$$u^2(1-u^2)^4 = u^2 - 4u^4 + 6u^6 - 4u^8 + u^{10}$$

is not too brutal. It's just not an example of one of those integral solutions that are really elegant. Hopefully the extended discussion that has taken place and the extension of the OP prove to be instructive.


Disclaimer: This answer is only partially serious; you'd have to have Ramanujan's affection to numbers in order to to proceed like this :-)

So, here's the one-liner solution which doesn't actually require you to perform any integration at all (well, split into multiple lines for the sake of readability):

$$\begin{array}{ll} \int f(x)\ \mathrm{d}x=\frac{x}{598752}\Big[ & 16067\left(f\left(\frac{0}{10}x\right)+f\left(\frac{10}{10}x\right)\right) \\ & +106300\left(f\left(\frac{1}{10}x\right)+f\left(\frac{9}{10}x\right)\right) \\ & -48525\left(f\left(\frac{2}{10}x\right)+f\left(\frac{8}{10}x\right)\right) \\ & +272400\left(f\left(\frac{3}{10}x\right)+f\left(\frac{7}{10}x\right)\right) \\ & -260550\left(f\left(\frac{4}{10}x\right)+f\left(\frac{6}{10}x\right)\right) \\ & +213684\left(f\left(\frac{5}{10}x\right)+f\left(\frac{5}{10}x\right)\right) \ \Big] + C \end{array} $$

In fact, we don't even need to know what $f(x)$ is; as long as we are able to evaluate it in the eleven points (one of them appears twice in the expresion) and know that it's a polynomial of degree at most ten! The magic comes from the $11$-point Newton-Cotes formula.

And if you notice the integrand is actually a function of $u^2$ instead of just $u$, you can even reduce the number of evaluations to just six (the coefficients remained the same; just the evaluated arguments changed a bit): $$ \int f(x)\ \mathrm{d}x=\frac{2x}{598752}\left[ 16067 f\left(\frac{5}{5}x\right) +106300 f\left(\frac{4}{5}x\right) -48525 f\left(\frac{3}{5}x\right) +272400 f\left(\frac{2}{5}x\right) -260550 f\left(\frac{1}{5}x\right) + 213684 f\left(\frac{0}{5}x\right) \right] + C $$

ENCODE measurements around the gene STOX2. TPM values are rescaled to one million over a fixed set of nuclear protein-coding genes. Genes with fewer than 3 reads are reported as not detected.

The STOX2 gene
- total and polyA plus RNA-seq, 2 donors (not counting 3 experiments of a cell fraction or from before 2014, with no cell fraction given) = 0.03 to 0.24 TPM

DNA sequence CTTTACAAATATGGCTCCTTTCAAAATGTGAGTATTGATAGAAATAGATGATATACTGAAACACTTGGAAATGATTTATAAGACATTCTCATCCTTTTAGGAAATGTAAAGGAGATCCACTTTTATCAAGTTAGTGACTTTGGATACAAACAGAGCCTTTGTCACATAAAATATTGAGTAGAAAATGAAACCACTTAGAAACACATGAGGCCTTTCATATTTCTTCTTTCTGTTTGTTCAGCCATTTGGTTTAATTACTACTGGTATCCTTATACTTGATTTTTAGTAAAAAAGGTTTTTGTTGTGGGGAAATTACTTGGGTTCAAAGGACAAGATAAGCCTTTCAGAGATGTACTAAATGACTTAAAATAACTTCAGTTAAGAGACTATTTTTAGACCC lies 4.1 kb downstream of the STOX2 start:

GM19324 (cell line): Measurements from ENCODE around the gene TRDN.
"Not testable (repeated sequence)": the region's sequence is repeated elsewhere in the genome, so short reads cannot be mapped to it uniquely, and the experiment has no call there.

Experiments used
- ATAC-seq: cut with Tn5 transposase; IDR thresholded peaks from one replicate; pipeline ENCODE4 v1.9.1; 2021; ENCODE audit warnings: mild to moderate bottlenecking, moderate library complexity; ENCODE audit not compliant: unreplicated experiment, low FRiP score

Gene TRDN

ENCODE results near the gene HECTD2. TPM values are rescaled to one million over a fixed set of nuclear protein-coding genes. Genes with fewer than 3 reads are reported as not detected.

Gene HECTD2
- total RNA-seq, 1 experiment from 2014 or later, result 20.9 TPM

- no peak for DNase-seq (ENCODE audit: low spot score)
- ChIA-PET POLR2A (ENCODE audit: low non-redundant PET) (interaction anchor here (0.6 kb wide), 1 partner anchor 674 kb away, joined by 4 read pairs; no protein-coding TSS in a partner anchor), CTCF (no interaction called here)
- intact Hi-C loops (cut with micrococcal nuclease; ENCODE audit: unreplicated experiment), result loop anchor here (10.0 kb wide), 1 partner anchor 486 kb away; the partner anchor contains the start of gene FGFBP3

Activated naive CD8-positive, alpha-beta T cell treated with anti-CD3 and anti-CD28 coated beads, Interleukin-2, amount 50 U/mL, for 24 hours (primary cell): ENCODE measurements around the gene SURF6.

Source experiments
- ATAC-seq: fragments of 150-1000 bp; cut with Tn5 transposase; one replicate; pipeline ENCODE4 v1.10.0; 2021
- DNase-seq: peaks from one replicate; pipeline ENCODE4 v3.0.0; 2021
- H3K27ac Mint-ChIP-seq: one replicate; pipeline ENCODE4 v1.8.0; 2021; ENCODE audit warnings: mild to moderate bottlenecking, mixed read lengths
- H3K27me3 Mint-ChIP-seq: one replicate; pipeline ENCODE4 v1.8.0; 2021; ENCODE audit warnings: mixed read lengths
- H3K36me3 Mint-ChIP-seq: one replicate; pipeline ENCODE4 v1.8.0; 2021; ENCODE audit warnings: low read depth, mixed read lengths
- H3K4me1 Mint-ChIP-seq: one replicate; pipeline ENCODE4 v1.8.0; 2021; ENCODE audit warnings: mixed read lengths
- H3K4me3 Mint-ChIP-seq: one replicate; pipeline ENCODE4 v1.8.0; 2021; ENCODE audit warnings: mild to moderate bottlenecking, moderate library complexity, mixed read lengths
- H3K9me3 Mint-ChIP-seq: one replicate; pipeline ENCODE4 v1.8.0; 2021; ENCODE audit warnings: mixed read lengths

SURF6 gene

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    $\begingroup$ The question is really about the hope of finding a more elegant solution to a particular integral. While interesting, this answer is a bigger sledgehammer than the one I started with. It applies to almost any integral and doesn't really increase our insight into this particular question. $\endgroup$ – Geoff Pointer Jan 15 '14 at 19:20

I don't know if this is what you want, but we can express the integral in terms of the Incomplete Beta Function. But first you must notice that (when $C=0$), $$\int x^2(1-x^2)^4dx=\int_0^x t^2(1-t^2)^4dt$$ Then we look at the definite integral $$I(x)=\int_0^x t^2(1-t^2)^4dt$$ And make the substitution $u=t^2$, which gives $$I(x)=\int_0^{x^2} u(1-u)^4\frac12u^{-1/2}du$$ $$I(x)=\frac12\int_0^{x^2}u^{-1/2}(1-u)^4du$$ $$I(x)=\frac12\int_0^{x^2}u^{-1/2}(1-u)^4du$$ $$I(x)=\frac12\int_0^{x^2}u^{1/2-1}(1-u)^{5-1}du$$ Then we recall the definition of the incomplete Beta function $$B(x;a,b)=\int_0^xt^{a-1}(1-t)^{b-1}dt$$ This gives our integral (add $C$ if you want) $$I(x)=\frac12B\bigg(x^2;\frac12,5\bigg)$$

Interesting Special Value:

By noting that ($\Gamma(s)$ is the Gamma Function) $$B(1;a,b)=\frac{\Gamma(a)\Gamma(b)}{\Gamma(a+b)}$$ We have $$I(1)=\frac{\Gamma(\frac12)\Gamma(5)}{2\Gamma(\frac{11}2)}$$ $$I(1)=\frac{24\sqrt{\pi}}{9\Gamma(\frac{9}2)}$$ $$I(1)=\frac{8\sqrt{\pi}}{3\cdot\frac72\Gamma(\frac{7}2)}$$ Blah blah blah (the sound of numerical simplification) $$I(1)=\frac{256}{315}$$